Want the short answer for how to look for a new job while still employed? It’s fairly obvious: you do so very carefully. With today’s level of technology—specifically social media—it’s much easier to let the cat out of the bag than it ever has been.
Last month we discussed how you should go about preparing for an interview. While we touched on “doing your homework,” today we wanted to delve a little deeper into the subject.
Moving up can be harder than ever before. You can’t waste time hoping opportunities will fall in your lap, or that simply doing your job will translate into life-altering financial rewards. You have to make sure you’re doing everything in your power to position yourself for a coveted promotion.
When the time comes for a job interview, most candidates are bound to get butterflies. It’s only natural, no matter how prepared you are. However, one way to feel more in control during the interview process is by slightly turning the tables.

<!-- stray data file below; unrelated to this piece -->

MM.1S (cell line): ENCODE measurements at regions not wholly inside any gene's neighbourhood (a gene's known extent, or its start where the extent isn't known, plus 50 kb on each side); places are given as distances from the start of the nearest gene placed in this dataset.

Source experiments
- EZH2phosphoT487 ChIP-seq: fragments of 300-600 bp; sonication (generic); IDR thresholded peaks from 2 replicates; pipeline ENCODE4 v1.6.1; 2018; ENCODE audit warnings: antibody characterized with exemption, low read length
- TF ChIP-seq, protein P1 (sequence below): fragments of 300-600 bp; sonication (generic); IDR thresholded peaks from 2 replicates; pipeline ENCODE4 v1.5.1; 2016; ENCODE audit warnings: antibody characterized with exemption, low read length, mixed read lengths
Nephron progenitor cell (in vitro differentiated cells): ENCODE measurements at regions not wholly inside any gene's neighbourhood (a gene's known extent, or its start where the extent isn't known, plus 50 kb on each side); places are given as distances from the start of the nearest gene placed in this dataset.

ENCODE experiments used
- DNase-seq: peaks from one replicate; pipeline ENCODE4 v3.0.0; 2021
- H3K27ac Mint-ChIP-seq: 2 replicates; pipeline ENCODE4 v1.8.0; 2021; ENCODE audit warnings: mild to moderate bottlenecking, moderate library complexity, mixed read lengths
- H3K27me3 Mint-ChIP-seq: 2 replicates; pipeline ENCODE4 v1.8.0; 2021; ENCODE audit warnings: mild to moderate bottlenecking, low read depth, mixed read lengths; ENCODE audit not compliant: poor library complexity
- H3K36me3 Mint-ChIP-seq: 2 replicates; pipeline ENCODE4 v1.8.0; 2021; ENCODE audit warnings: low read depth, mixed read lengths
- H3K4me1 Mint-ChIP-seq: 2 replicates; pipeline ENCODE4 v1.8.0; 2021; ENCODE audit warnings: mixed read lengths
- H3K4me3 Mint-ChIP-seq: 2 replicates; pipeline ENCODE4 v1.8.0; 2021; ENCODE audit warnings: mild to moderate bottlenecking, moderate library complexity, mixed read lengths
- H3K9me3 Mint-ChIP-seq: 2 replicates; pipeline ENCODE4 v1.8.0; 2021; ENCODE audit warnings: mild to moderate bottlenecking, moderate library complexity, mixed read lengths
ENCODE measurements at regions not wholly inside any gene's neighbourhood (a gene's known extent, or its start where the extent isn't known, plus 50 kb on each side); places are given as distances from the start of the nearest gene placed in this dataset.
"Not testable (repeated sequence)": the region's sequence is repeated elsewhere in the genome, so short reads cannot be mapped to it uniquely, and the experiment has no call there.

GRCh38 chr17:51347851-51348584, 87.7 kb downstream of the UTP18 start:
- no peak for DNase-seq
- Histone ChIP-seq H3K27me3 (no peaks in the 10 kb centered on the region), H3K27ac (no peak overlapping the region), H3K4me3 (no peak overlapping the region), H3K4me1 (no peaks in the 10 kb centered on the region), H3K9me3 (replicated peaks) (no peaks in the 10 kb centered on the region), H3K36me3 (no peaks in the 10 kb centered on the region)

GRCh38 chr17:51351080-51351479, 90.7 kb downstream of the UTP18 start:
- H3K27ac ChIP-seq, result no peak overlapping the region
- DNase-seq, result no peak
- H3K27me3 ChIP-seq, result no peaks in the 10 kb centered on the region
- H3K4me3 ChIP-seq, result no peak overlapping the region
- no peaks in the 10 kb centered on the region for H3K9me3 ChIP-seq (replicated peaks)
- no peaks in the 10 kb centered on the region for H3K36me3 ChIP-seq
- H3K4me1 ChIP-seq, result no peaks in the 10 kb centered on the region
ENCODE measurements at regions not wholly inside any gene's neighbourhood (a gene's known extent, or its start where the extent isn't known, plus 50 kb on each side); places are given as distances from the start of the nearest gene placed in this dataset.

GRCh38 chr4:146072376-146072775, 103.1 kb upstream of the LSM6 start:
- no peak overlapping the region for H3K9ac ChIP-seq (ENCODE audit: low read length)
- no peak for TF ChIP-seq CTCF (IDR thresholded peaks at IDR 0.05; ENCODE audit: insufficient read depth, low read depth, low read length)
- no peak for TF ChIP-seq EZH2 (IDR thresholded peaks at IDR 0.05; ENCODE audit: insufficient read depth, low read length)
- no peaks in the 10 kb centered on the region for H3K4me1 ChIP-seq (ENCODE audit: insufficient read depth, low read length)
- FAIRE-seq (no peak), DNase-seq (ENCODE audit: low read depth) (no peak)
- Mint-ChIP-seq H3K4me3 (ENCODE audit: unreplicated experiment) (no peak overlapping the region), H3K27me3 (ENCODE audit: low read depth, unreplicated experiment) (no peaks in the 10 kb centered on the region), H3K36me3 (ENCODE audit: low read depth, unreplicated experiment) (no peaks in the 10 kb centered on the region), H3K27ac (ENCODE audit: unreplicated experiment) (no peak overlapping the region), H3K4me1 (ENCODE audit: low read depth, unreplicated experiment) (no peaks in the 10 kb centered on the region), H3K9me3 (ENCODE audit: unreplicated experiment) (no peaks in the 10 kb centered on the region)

While the initial relief of landing a new job offers momentary relief, that triumphant feeling is often short-lived. Now that you’re sitting at your desk, working away, the reality sets in: now you have to perform, and live up to your résumé. With the 90-day performance review looming on the horizon, “settling in” quickly isn’t an option—it’s a requirement.
Progressing within your company starts by looking in the mirror: have you done everything you can to advance? Achieving mandated and personal goals, working well with teammates, and showing leadership skills are just a few ways to climb the corporate ladder. However, there are a variety of elements completely out of your control.
When recruiting for your business, it’s always important to define exactly what kind of person you’re looking for. Really, that should go without saying. Still, companies often make the wrong hires, and it can be a costly mistake. There are the front-end expenses of wooing a candidate, the lost costs of orientation and training, and then the toll of budget-sucking severance packages.